EGU21-1251, updated on 03 Mar 2021
https://doi.org/10.5194/egusphere-egu21-1251
EGU General Assembly 2021
© Author(s) 2021. This work is distributed under
the Creative Commons Attribution 4.0 License.

Thermodynamic constraints on assimilation of silicic crust by primitive magmas

Jussi S Heinonen1, Frank J Spera2, and Wendy A Bohrson3
Jussi S Heinonen et al.
  • 1Department of Geosciences and Geography, University of Helsinki, Finland (jussi.s.heinonen@helsinki.fi)
  • 2Department of Earth Science and Earth Research Institute, University of California, Santa Barbara (CA), USA (spera@ucsb.edu)
  • 3Department of Geology and Geological Engineering, Colorado School of Mines, Golden (CO), USA (bohrson@mines.edu)

Some studies on basaltic and more primitive rocks suggest that their parental magmas have assimilated more than 50 wt.% (relative to the initial uncontaminated magma) of crustal silicate wallrock. But what are the thermodynamic limits for assimilation by primitive magmas? This question has been considered for over a century, first by N.L. Bowen and many others since then. Here we pursue this question quantitatively using a freely available thermodynamic tool for phase equilibria modeling of open magmatic systems — the Magma Chamber Simulator (MCS; https://mcs.geol.ucsb.edu).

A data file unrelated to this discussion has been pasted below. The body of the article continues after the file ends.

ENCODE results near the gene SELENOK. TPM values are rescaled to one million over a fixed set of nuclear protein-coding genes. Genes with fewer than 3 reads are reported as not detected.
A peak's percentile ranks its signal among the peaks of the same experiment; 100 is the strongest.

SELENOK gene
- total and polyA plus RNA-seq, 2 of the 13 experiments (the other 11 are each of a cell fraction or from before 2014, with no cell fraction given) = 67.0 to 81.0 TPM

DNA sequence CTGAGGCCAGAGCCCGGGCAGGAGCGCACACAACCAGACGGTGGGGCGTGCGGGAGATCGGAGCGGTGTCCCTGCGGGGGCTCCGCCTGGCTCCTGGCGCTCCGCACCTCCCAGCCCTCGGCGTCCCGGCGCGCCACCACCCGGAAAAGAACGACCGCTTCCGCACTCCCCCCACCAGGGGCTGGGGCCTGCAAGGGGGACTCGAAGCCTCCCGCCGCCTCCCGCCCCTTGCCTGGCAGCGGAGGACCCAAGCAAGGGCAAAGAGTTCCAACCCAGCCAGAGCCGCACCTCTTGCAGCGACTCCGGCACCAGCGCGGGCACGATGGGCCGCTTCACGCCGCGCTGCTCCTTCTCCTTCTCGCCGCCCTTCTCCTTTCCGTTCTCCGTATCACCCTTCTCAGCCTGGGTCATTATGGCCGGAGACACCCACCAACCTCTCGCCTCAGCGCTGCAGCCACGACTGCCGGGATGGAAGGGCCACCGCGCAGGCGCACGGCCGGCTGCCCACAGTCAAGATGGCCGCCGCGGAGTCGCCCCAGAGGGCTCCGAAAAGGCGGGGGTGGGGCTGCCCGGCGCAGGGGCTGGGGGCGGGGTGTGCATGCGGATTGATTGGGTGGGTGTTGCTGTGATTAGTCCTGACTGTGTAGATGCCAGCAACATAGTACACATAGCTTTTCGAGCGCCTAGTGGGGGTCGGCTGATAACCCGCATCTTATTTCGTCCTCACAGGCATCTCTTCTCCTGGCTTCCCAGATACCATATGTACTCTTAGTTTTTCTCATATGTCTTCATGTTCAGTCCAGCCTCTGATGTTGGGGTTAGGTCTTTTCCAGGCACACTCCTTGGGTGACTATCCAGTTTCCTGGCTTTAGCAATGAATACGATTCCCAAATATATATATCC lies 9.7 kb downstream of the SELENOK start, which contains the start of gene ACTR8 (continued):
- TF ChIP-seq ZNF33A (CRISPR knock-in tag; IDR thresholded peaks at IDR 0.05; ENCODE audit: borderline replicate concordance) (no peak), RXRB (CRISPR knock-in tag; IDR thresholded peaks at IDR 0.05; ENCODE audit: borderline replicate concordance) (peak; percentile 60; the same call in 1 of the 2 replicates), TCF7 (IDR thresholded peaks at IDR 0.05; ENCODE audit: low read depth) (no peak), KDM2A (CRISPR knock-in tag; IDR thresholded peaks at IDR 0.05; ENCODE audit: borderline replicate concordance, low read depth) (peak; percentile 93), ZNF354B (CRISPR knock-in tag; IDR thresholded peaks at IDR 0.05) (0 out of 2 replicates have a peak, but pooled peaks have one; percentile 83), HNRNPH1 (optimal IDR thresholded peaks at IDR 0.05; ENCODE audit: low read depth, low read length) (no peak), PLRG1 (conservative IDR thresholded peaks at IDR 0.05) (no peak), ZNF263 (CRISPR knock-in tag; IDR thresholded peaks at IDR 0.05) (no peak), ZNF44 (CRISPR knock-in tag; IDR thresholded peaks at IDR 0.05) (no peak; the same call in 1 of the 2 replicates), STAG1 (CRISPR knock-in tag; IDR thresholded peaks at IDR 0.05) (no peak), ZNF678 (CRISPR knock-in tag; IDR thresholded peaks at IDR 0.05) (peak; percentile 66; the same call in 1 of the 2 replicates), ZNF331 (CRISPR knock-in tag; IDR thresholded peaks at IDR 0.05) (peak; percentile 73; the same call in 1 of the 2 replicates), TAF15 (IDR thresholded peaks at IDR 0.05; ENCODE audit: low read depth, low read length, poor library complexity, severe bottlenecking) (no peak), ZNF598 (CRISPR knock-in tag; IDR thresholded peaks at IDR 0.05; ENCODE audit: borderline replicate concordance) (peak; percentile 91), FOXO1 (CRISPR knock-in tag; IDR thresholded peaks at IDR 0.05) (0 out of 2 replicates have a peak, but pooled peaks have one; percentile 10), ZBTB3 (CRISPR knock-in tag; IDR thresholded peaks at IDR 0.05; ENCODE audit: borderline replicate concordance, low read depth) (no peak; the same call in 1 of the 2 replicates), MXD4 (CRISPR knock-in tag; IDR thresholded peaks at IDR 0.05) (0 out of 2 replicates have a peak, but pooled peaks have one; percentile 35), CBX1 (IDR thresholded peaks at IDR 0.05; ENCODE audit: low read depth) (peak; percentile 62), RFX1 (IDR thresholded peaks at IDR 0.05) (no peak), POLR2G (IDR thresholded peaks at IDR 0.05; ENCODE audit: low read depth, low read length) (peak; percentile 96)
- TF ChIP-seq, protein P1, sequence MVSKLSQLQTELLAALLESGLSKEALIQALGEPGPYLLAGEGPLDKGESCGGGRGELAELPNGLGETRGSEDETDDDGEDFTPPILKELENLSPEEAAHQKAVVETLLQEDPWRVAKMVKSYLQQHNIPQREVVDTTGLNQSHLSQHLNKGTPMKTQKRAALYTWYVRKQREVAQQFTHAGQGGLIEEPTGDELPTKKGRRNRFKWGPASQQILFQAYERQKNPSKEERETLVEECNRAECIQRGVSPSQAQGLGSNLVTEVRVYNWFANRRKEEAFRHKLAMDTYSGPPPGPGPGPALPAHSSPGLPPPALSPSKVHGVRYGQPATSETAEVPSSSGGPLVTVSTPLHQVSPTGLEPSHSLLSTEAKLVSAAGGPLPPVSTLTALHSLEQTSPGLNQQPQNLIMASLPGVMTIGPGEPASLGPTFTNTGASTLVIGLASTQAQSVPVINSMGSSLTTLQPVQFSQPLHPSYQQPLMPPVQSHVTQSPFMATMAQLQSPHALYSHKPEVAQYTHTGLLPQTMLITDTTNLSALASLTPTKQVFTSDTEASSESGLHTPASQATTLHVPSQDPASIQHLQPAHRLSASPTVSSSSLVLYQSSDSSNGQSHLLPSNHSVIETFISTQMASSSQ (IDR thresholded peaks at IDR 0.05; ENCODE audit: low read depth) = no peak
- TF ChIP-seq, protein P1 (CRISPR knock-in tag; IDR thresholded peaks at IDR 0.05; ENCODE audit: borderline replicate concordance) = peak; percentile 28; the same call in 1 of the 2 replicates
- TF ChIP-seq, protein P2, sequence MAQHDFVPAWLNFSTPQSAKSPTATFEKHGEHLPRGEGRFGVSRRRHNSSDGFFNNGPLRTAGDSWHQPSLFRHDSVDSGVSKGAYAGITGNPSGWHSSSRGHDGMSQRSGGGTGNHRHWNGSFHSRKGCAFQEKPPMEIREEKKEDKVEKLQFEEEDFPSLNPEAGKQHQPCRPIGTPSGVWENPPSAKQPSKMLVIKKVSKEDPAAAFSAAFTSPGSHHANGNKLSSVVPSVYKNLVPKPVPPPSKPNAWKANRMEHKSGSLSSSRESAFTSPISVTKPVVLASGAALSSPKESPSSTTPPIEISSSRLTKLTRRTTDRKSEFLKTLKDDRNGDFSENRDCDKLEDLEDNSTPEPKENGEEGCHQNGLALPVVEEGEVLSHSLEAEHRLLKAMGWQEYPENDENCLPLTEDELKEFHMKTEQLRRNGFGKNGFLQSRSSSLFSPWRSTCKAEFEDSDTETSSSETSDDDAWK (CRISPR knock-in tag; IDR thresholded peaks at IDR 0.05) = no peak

In the models, komatiitic, picritic, and basaltic magmas of various ages and from different tectonic settings assimilate progressive partial melts of average lower, middle, and upper crust. In order to pursue the maximum limits of assimilation constrained by phase equilibria and energetics, the mass of wallrock in the simulations was set at twice that of the initially pristine primitive magmas. In addition, the initial temperature of wallrock was set close to its solidus at a given pressure. Such conditions would approximate a rift setting with tabular chambers and high magma input causing concomitant crustal heating and steep geotherms.

Our results indicate that it is difficult for any primitive magma to assimilate more than 20−30 wt.% of upper crust before evolving to intermediate/felsic compositions. However, if assimilant is lower crust, typical komatiitic magmas can assimilate more than their own weight (range of 59−102 wt.%) and retain a basaltic composition. Even picritic magmas, more relevant to modern intraplate settings, have a thermodynamic potential to assimilate 28−49 wt.% of lower crust before evolving into intermediate/felsic compositions.

These findings have important implications for petrogenesis of magmas. The parental melt composition and the assimilant heavily influence both how much assimilation is energetically possible in primitive magmas and the final magma composition. The fact that primitive mantle melts have potential to partially melt and assimilate significant fractions of (lower) crust may have fundamental importance for how trans-Moho magmatic systems evolve and how crustal growth is accomplished. Examples include generation of siliceous high-magnesium basalts in the Precambrian and anorogenic anorthosite-mangerite-charnockite-granite complexes with geochemical evidence of considerable geochemical overprint from (lower) crustal sources.

How to cite: Heinonen, J. S., Spera, F. J., and Bohrson, W. A.: Thermodynamic constraints on assimilation of silicic crust by primitive magmas, EGU General Assembly 2021, online, 19–30 Apr 2021, EGU21-1251, https://doi.org/10.5194/egusphere-egu21-1251, 2021.

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